Update: The owner of the website PerfectPitch.com has apologized for the takedown notice, and says it was an accident on his end. Here’s his email.
[Original post follows:]
Here’s another example of a company misusing the law to try to hide or remove third-party commentary about its services. This time it’s a website called PerfectPitch.com, and its owner Gary Boucherle of American Educational Music, Inc. apparently doesn’t like it when anyone talks about the product without his permission.
Jeremy Keith of the blog Adactio says he received a notice from Google two days ago that the search engine was removing all links to a post where PerfectPitch was mentioned by a commenter. The reason Google provided: “Somone has filed a DMCA complaint against your site.”
Keith posted the offending comment from the original thread on his other blog, The Session, which I’ll repost below:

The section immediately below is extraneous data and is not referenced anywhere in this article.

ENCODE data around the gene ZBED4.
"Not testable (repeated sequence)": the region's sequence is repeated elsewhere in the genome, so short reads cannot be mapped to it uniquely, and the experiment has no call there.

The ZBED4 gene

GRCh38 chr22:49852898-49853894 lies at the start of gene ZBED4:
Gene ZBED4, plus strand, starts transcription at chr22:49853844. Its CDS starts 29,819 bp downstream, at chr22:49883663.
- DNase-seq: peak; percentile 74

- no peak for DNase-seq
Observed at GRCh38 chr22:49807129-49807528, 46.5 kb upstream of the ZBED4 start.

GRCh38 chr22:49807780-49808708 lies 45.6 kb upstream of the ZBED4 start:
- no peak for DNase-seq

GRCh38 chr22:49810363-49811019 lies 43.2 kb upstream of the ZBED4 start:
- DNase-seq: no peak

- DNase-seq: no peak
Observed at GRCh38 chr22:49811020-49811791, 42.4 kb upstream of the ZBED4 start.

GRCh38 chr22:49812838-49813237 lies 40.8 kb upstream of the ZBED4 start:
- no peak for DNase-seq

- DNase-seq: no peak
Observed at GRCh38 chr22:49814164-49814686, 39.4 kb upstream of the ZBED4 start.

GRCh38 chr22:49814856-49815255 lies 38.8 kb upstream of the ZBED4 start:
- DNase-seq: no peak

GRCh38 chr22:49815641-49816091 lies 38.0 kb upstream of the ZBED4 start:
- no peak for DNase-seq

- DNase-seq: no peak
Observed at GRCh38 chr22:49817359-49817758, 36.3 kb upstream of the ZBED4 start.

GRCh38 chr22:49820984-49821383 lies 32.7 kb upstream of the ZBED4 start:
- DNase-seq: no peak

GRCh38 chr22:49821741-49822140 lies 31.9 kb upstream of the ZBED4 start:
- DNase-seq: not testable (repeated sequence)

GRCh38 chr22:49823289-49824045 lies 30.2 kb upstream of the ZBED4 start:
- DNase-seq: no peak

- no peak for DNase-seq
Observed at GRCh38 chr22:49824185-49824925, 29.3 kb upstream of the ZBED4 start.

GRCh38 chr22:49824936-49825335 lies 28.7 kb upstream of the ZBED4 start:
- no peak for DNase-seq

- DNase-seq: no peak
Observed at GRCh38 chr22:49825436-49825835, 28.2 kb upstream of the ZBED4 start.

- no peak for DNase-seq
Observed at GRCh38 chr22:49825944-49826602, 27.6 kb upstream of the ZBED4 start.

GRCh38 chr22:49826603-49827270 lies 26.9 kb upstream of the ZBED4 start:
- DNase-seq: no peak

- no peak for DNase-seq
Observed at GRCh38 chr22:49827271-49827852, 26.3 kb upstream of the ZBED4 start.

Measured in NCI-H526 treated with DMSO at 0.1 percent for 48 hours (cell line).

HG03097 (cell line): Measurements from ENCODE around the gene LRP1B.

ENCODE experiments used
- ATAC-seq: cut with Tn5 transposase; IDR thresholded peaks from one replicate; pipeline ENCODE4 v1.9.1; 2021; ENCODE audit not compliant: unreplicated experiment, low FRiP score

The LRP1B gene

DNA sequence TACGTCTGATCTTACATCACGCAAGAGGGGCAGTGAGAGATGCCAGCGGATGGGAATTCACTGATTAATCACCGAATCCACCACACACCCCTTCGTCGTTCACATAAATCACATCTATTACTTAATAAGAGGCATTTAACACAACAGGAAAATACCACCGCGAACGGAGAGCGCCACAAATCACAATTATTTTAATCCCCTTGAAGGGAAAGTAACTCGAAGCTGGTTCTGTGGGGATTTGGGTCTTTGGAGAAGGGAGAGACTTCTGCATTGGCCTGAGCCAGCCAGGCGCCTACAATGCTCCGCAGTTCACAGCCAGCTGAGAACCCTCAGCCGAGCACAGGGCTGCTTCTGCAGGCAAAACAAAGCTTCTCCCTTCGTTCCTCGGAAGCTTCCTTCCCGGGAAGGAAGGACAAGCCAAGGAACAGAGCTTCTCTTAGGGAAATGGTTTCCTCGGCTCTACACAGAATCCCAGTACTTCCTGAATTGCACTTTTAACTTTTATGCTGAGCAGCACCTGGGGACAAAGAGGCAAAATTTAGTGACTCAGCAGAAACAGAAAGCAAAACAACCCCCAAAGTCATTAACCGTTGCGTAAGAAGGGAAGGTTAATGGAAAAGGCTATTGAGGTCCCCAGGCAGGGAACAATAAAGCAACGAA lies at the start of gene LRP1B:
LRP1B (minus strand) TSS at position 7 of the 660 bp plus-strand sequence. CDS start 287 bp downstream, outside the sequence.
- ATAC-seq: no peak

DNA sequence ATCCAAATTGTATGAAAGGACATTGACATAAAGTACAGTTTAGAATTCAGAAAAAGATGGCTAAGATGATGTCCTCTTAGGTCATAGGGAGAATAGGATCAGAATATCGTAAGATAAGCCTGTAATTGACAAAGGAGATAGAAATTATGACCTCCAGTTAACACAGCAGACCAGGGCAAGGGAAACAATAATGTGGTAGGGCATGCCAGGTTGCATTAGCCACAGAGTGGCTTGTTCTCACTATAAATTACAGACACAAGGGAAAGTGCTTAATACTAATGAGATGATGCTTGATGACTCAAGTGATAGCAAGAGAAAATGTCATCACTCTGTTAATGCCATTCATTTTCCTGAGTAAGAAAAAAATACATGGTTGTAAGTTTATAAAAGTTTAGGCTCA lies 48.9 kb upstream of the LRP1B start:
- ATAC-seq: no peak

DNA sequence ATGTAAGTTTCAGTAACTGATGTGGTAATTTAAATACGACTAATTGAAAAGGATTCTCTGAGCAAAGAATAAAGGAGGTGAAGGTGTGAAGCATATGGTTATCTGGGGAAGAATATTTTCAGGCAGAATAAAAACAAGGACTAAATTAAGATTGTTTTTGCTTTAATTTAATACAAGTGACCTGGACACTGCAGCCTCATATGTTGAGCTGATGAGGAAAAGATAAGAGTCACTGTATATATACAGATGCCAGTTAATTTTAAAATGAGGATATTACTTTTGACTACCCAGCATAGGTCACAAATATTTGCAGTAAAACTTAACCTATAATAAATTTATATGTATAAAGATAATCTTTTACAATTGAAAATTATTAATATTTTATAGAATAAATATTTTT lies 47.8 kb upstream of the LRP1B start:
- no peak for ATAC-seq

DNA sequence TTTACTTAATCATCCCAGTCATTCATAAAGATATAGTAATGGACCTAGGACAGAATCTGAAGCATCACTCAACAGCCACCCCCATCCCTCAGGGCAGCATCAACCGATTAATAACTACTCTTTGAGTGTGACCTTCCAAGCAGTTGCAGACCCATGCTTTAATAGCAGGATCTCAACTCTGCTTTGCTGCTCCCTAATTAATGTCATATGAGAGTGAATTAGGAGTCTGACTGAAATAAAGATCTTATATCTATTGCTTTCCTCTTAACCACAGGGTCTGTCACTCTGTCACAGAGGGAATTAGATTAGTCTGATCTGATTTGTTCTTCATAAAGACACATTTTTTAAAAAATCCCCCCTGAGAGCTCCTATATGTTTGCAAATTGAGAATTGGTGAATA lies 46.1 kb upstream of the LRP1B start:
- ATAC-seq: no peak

I think that is referring to http://www.PerfectPitch.com. I’m not saying anything about such commercially-oriented courses because I don’t know them, but I think we’d all be wise to bear in mind the general comments voiced in the first two posts on this thread.
Because that comment is so innocuous, Keith is wondering if Boucherle wanted it gone because he thought it was criticism, or if really he’s just trying to force his own site to the top of the Google search results page by abusing the DMCA to get other results kicked off. Either way, it’s not a legitimate use of the DMCA. Or as Keith puts it:
The Session has pretty good Google juice. The markup is pretty lean, the content is semantically structured and there’s plenty of inbound links. Could it be that the owner of perfectpitch.com sent a DMCA complaint to Google simply because another site was getting higher rankings for the phrase “perfect pitch“? If so, then that’s a whole new level of SEO snake-oilery.